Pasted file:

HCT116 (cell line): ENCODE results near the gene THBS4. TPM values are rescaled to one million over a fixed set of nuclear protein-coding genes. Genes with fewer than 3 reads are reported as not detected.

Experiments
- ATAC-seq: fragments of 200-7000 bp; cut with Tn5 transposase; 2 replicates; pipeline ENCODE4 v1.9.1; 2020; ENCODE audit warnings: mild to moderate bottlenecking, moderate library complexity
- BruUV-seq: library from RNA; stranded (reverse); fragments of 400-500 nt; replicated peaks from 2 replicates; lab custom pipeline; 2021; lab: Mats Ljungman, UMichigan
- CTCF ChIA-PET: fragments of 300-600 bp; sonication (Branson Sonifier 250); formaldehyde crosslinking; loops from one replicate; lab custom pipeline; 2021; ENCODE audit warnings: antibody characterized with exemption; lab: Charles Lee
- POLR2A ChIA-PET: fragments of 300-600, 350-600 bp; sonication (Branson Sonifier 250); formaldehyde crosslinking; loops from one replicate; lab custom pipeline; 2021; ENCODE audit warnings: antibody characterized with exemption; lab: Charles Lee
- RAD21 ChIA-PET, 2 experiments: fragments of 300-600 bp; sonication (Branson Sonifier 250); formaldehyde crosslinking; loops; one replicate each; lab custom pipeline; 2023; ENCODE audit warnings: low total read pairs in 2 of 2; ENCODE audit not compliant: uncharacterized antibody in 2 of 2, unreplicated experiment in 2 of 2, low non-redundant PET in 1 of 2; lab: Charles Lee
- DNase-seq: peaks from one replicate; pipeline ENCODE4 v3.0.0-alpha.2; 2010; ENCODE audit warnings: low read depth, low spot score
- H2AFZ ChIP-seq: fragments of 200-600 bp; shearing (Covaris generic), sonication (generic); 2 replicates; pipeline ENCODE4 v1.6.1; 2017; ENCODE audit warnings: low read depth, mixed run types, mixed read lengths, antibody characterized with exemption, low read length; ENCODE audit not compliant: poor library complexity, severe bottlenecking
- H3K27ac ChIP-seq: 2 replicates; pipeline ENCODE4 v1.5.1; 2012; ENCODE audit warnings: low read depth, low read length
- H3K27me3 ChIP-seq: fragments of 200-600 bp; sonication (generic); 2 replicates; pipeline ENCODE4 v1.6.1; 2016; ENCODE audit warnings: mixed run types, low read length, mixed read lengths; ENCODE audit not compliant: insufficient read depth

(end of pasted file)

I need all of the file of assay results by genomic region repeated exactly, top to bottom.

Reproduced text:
HCT116 (cell line): ENCODE results near the gene THBS4. TPM values are rescaled to one million over a fixed set of nuclear protein-coding genes. Genes with fewer than 3 reads are reported as not detected.

Experiments
- ATAC-seq: fragments of 200-7000 bp; cut with Tn5 transposase; 2 replicates; pipeline ENCODE4 v1.9.1; 2020; ENCODE audit warnings: mild to moderate bottlenecking, moderate library complexity
- BruUV-seq: library from RNA; stranded (reverse); fragments of 400-500 nt; replicated peaks from 2 replicates; lab custom pipeline; 2021; lab: Mats Ljungman, UMichigan
- CTCF ChIA-PET: fragments of 300-600 bp; sonication (Branson Sonifier 250); formaldehyde crosslinking; loops from one replicate; lab custom pipeline; 2021; ENCODE audit warnings: antibody characterized with exemption; lab: Charles Lee
- POLR2A ChIA-PET: fragments of 300-600, 350-600 bp; sonication (Branson Sonifier 250); formaldehyde crosslinking; loops from one replicate; lab custom pipeline; 2021; ENCODE audit warnings: antibody characterized with exemption; lab: Charles Lee
- RAD21 ChIA-PET, 2 experiments: fragments of 300-600 bp; sonication (Branson Sonifier 250); formaldehyde crosslinking; loops; one replicate each; lab custom pipeline; 2023; ENCODE audit warnings: low total read pairs in 2 of 2; ENCODE audit not compliant: uncharacterized antibody in 2 of 2, unreplicated experiment in 2 of 2, low non-redundant PET in 1 of 2; lab: Charles Lee
- DNase-seq: peaks from one replicate; pipeline ENCODE4 v3.0.0-alpha.2; 2010; ENCODE audit warnings: low read depth, low spot score
- H2AFZ ChIP-seq: fragments of 200-600 bp; shearing (Covaris generic), sonication (generic); 2 replicates; pipeline ENCODE4 v1.6.1; 2017; ENCODE audit warnings: low read depth, mixed run types, mixed read lengths, antibody characterized with exemption, low read length; ENCODE audit not compliant: poor library complexity, severe bottlenecking
- H3K27ac ChIP-seq: 2 replicates; pipeline ENCODE4 v1.5.1; 2012; ENCODE audit warnings: low read depth, low read length
- H3K27me3 ChIP-seq: fragments of 200-600 bp; sonication (generic); 2 replicates; pipeline ENCODE4 v1.6.1; 2016; ENCODE audit warnings: mixed run types, low read length, mixed read lengths; ENCODE audit not compliant: insufficient read depth